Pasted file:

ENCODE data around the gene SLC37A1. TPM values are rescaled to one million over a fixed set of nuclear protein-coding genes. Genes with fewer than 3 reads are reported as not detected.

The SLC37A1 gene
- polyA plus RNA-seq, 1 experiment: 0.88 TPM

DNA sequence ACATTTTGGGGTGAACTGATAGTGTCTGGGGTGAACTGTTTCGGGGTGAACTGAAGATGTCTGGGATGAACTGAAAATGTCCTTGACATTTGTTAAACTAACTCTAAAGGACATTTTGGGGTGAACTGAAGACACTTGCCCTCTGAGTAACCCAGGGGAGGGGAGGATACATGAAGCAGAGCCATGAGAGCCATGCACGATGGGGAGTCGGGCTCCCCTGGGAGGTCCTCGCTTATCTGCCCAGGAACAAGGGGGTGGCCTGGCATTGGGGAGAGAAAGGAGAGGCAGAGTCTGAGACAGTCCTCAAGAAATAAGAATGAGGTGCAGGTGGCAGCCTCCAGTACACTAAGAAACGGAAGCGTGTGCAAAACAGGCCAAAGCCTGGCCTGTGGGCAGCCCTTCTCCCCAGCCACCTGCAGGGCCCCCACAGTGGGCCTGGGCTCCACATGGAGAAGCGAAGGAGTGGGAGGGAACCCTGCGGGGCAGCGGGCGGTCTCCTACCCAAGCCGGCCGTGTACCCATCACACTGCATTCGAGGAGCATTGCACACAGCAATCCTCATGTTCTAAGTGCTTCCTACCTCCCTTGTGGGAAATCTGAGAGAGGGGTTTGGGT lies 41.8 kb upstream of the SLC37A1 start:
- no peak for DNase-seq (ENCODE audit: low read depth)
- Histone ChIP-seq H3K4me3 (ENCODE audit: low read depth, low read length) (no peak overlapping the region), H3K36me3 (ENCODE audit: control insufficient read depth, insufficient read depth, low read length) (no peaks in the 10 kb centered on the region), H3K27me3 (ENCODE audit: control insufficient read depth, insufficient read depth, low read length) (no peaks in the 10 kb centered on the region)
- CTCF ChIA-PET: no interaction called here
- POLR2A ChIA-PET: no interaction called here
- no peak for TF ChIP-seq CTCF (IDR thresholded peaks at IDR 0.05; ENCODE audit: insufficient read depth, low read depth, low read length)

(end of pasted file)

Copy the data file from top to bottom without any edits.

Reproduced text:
ENCODE data around the gene SLC37A1. TPM values are rescaled to one million over a fixed set of nuclear protein-coding genes. Genes with fewer than 3 reads are reported as not detected.

The SLC37A1 gene
- polyA plus RNA-seq, 1 experiment: 0.88 TPM

DNA sequence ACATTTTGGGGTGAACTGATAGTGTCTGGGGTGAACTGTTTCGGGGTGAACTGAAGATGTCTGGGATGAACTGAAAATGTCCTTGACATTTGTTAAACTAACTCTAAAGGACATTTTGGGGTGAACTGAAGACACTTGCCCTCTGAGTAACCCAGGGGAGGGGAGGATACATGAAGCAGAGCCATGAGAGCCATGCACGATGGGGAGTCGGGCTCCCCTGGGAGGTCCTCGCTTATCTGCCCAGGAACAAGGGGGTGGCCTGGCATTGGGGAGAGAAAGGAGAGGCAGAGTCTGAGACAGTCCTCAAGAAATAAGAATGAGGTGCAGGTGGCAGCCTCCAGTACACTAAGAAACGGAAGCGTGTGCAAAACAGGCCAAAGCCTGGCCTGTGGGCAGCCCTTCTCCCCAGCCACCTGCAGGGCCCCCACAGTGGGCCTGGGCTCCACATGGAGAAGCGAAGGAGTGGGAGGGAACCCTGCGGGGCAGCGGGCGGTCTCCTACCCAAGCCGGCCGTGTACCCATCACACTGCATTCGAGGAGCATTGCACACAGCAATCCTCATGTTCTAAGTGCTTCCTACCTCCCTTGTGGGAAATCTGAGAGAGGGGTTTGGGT lies 41.8 kb upstream of the SLC37A1 start:
- no peak for DNase-seq (ENCODE audit: low read depth)
- Histone ChIP-seq H3K4me3 (ENCODE audit: low read depth, low read length) (no peak overlapping the region), H3K36me3 (ENCODE audit: control insufficient read depth, insufficient read depth, low read length) (no peaks in the 10 kb centered on the region), H3K27me3 (ENCODE audit: control insufficient read depth, insufficient read depth, low read length) (no peaks in the 10 kb centered on the region)
- CTCF ChIA-PET: no interaction called here
- POLR2A ChIA-PET: no interaction called here
- no peak for TF ChIP-seq CTCF (IDR thresholded peaks at IDR 0.05; ENCODE audit: insufficient read depth, low read depth, low read length)